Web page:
To be clear, the overwhelming majority of Democrats oppose antisemitism and wish to combat it. However, if they are unable to stand up to the ACLU and antisemites in legislatures, they will certainly be unable to do so in classrooms. Arizona’s Democrats now face a heavy moral responsibility for the fate of a Holocaust education mandate that includes no safeguards from abuse at a time of crisis for Jewish students. HB2241 is therefore a cause for soul-searching rather than celebration.
Failed Louisiana Holocaust education bill was used to pan critical race theory
He soon began telling fellow board members at Shir Chadash Conservative Congregation, in the New Orleans suburb of Metairie, that the bill was more complicated than it appeared.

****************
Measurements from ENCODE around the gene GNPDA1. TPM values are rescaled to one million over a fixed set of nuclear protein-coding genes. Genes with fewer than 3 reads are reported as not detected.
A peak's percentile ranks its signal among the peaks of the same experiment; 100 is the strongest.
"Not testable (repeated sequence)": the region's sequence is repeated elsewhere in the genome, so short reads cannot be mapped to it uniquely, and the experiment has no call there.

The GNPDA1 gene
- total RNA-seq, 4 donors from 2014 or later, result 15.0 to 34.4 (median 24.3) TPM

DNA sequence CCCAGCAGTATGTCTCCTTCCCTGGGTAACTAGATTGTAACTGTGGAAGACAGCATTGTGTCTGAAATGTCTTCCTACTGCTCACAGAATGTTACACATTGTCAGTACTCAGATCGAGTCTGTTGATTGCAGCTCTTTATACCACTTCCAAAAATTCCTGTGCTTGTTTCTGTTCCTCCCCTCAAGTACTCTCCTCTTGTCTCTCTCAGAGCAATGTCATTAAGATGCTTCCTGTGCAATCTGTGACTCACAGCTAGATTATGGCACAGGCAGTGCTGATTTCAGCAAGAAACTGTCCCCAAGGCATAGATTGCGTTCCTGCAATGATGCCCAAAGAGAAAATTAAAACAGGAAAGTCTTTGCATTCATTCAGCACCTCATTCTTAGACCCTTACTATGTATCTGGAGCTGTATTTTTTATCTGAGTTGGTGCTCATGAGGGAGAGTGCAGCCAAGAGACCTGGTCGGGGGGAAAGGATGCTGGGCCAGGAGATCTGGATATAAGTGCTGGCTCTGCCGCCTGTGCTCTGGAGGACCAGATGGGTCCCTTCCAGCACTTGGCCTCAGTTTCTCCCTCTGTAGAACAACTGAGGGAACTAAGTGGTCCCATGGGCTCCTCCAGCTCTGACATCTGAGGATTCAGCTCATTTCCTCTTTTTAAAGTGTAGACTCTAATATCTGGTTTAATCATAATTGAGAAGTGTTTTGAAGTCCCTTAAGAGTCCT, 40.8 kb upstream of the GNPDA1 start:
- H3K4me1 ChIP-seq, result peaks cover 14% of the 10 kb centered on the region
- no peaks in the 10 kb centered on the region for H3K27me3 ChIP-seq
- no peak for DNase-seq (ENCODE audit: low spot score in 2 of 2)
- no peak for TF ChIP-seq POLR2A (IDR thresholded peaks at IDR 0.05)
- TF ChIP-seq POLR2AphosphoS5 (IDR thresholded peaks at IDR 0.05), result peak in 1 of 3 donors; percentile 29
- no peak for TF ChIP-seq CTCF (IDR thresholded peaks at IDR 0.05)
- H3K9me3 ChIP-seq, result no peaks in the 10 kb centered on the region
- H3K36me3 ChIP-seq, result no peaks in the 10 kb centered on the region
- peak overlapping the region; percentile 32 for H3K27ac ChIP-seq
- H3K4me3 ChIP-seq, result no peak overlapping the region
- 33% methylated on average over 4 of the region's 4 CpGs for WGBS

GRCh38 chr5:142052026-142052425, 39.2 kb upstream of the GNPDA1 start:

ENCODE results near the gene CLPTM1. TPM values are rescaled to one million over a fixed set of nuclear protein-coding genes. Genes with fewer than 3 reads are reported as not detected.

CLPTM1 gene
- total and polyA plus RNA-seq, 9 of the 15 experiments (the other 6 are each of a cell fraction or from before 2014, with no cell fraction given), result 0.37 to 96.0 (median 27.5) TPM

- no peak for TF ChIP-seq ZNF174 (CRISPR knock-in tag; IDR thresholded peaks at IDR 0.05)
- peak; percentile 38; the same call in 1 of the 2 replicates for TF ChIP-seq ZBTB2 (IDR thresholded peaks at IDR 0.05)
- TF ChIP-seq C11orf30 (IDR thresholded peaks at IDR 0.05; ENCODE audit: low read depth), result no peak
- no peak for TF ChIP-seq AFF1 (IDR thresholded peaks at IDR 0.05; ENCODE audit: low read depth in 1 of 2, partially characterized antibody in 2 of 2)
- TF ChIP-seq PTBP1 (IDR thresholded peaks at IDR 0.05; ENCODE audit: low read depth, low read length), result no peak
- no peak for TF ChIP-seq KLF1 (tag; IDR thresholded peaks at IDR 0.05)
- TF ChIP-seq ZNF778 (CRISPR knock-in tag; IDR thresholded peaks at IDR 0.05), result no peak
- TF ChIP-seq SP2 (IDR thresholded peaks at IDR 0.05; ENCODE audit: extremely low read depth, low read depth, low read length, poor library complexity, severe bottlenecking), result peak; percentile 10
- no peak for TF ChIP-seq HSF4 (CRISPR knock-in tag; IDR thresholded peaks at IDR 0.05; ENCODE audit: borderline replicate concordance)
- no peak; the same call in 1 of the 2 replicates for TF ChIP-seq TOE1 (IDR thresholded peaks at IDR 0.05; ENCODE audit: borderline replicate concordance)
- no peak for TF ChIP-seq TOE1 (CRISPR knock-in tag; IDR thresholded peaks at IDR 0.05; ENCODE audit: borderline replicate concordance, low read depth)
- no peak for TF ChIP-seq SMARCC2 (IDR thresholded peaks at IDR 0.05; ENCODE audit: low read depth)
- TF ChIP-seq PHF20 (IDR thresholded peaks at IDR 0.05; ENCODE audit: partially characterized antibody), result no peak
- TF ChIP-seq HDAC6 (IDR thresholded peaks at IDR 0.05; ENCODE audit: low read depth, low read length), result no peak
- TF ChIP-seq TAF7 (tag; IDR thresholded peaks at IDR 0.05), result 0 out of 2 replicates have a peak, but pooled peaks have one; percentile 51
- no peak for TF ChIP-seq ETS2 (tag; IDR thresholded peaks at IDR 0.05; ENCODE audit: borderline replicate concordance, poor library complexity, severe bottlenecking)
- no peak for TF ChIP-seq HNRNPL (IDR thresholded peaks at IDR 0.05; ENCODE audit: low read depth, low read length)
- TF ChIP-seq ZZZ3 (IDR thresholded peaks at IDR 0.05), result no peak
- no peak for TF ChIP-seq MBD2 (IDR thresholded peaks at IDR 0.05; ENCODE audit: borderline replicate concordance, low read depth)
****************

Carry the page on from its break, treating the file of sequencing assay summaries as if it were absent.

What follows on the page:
The Shir Chadash board decided not to weigh in on the legislation. And it wasn’t alone: While the regional chapter of the Anti-Defamation League and the New Orleans Jewish Federation backed the bill, several of the state’s Jewish community leaders declined to endorse it.

Ultimately the bill died in the State Senate. Still, its short life was notable because of how it functioned as a front in the battle between right-wing white lawmakers and progressive Black lawmakers over critical race theory, an academic framework for teaching race and history that has become a target for conservatives at statehouses and school board meetings across the country.

The Holocaust education bill seemed potentially uncontroversial when Hodges introduced the measure in April. The original text simply called for “instruction regarding World War II and the Holocaust for middle and high school students and training for teachers relative to such instruction.”